Smoky Hill River

Smoky Hill River & Monument Rocks in Gove County, Kansas by Kathy Alexander.

Smoky Hill River & Monument Rocks in Gove County, Kansas, by Kathy Alexander.

The Smoky Hill River is a 575-mile waterway that runs through Colorado and Kansas and is filled with the lore and legends of Native Americans, explorers, and stagecoach travelers.

Northwest Kansas River Map

Northwest Kansas River Map.

The Indians considered this stream the Kansas River, and some early historians considered it to be such.

The earliest known reference to the river was on a 1732 map by French cartographer Jean Baptiste Bourguignon d’Anville, who called it the “River of the Padoucas.” More than 20 years later, a 1758 map called it the “Padoucas River.” During his expedition to visit a Pawnee village, American explorer Zebulon Pike came upon the river in September 1806 and called it the main south branch of the Kansas River. Pike also mentioned that the river was navigable in times of flood. However, there is no record of it having been navigated other than by the steamboat Excel for one trip in 1854 and by the Gus Linn in 1859, the latter taking a whole day for a round trip between Fort Riley and Junction City. When the river was officially named, it was named for the hills near Abilene and Lindsborg that were surrounded by isolated buttes that often appeared to be surrounded by hazy smoke. Both the river and the hills soon became known as the Smoky Hills.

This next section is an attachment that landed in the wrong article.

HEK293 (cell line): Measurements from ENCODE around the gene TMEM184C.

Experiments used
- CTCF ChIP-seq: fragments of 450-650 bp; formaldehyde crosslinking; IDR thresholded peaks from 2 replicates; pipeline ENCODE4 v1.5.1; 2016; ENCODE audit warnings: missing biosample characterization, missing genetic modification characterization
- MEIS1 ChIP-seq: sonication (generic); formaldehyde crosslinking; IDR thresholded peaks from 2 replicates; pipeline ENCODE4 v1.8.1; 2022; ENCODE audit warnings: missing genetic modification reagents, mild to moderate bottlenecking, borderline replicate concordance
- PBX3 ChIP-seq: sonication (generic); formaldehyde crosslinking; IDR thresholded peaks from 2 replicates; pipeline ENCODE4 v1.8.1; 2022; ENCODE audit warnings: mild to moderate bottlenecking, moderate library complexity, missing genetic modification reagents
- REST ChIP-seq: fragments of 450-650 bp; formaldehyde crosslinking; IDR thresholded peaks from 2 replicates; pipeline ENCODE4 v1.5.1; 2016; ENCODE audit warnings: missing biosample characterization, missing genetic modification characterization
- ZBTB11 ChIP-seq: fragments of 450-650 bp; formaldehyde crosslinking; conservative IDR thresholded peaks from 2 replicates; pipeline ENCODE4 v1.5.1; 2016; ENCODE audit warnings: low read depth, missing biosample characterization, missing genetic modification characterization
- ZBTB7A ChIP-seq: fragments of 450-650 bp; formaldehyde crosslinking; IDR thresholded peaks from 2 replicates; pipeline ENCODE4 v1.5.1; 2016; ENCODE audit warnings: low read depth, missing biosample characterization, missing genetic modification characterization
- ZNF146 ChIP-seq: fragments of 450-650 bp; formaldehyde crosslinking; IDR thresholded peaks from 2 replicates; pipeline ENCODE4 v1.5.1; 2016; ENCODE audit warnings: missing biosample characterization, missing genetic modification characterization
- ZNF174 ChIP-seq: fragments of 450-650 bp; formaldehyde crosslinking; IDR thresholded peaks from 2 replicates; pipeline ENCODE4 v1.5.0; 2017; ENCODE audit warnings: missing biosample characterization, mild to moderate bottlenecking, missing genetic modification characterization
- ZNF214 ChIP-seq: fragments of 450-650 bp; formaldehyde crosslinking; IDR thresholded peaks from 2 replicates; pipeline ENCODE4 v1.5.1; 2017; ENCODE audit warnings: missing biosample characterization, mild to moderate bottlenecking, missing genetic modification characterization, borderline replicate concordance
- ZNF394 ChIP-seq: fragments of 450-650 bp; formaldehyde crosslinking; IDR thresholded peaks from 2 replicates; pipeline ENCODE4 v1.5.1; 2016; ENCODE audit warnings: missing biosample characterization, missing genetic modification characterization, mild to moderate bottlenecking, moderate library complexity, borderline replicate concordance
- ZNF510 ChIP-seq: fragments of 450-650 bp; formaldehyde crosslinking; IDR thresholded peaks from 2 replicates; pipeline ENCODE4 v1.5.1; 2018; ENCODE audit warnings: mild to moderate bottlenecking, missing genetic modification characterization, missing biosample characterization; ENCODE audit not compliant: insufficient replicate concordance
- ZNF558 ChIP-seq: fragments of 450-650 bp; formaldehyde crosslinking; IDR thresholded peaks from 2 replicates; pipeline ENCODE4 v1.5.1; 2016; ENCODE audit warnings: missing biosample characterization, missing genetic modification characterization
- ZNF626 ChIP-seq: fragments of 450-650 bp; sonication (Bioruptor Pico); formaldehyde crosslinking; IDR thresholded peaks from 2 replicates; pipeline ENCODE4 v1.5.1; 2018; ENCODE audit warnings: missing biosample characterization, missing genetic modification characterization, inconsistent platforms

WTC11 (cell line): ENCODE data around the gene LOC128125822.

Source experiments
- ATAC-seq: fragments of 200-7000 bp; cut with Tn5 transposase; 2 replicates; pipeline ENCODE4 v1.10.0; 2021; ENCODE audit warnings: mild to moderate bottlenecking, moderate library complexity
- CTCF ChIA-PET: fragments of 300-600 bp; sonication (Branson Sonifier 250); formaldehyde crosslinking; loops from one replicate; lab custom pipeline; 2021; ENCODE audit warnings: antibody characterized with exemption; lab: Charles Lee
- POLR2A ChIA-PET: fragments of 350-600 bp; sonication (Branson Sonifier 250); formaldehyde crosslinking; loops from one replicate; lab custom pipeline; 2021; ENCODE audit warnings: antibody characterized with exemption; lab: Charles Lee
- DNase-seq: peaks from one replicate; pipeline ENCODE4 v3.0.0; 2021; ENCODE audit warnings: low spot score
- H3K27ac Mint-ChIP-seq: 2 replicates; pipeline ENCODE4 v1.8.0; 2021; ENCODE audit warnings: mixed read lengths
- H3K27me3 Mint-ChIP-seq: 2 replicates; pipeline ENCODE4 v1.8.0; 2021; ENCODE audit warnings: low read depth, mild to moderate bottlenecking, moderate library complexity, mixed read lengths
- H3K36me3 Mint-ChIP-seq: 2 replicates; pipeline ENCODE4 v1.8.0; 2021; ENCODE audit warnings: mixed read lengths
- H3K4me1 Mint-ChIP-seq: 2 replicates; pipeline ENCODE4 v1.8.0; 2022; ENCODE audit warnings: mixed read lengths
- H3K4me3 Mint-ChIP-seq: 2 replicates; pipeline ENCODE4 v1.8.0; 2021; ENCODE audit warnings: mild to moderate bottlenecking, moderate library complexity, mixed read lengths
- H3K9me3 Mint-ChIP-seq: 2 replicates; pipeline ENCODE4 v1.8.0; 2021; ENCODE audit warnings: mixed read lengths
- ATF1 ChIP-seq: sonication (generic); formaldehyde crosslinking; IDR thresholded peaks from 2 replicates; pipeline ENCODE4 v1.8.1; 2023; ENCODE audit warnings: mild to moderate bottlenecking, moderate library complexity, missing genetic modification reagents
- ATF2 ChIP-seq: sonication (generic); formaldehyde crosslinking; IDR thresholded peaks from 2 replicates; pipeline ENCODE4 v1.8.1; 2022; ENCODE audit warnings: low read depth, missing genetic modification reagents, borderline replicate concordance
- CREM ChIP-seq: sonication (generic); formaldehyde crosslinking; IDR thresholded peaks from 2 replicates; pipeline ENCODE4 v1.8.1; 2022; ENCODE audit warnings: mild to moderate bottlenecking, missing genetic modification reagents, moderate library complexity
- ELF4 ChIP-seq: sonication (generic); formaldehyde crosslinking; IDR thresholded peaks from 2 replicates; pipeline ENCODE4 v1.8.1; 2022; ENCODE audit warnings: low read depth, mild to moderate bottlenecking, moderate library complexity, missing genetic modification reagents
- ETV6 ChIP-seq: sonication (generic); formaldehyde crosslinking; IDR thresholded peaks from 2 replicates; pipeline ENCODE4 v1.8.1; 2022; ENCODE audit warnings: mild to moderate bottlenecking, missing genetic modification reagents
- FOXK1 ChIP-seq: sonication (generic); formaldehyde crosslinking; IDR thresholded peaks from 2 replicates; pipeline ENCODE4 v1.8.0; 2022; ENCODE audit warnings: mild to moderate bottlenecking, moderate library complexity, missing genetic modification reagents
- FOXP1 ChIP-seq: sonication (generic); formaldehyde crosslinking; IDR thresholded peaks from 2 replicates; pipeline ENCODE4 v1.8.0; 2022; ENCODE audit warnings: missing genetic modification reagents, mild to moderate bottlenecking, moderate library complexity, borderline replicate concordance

Cattle at the Smoky Hill River in Ellsworth County, Kansas by Alexander Gardner, 1867.

Cattle at the Smoky Hill River in Ellsworth County, Kansas, by Alexander Gardner, 1867.

When the Pike’s Peak Gold Rush began in Colorado in 1858, an old Indian trail along the river provided the shortest, fastest route west across Kansas. This soon became known as the Smoky Hill Trail. Beginning in 1865, the trail was the short-lived Butterfield Overland Despatch route. The U.S. Army established several forts along the trail, including Fort Downer, Fort Harker, Fort Hays, Fort Monument, and Fort Wallace, to protect travelers. The Kansas Pacific Railroad was completed in 1870, rendering the Smoky Hill Trail obsolete.

The Smoky Hill River has two main branches, which rise in Colorado. The north fork enters Kansas near the southwest corner of Sherman County, flows about 25 miles to the east, and then turns to the southeast, cutting across the extreme northeast corner of Wallace into Logan County. The south fork is formed by two branches that rise in Kit Carson and Cheyenne Counties of Colorado, about 40 miles from the Kansas line. This branch flows in a generally easterly direction, enters Kansas about the center of the west line of Wallace County, and flows almost due east through that county to unite with the north branch about six miles west of Russell Springs. From this point, the course of the mainstream is almost due east through the counties of Logan, Gove, Trego, Ellis, and Russell and into Ellsworth County, where it bears to the southeast, making a turn and entering McPherson County. The river here makes a sharp curve to the north. It enters Saline County, flowing as far north as the town of Salina and deviating slightly to the northeast, passing through Dickinson and Geary Counties, where it unites with the Republican River to form the Kansas River.

Smoky Hill River near Enterprise, Kansas in Dickinson County.

Smoky Hill River is near Enterprise, Kansas, in Dickinson County.

In 1948, the U.S. Army Corps of Engineers finished the construction of a dam on the Smoky Hill River for flood control in southeastern Ellsworth County, creating Kanopolis Lake. In 1951, the United States Bureau of Reclamation completed another dam on the river for flood control and irrigation. This dam created Cedar Bluff Reservoir in southeastern Trego County.

Compiled and edited by Kathy Alexander/Legends of Kansas, updated May 2024.

Also See:

Kansas Destinations

Kansas Lakes & Rivers

Kansas Photo Galleries

Smoky Hill Trail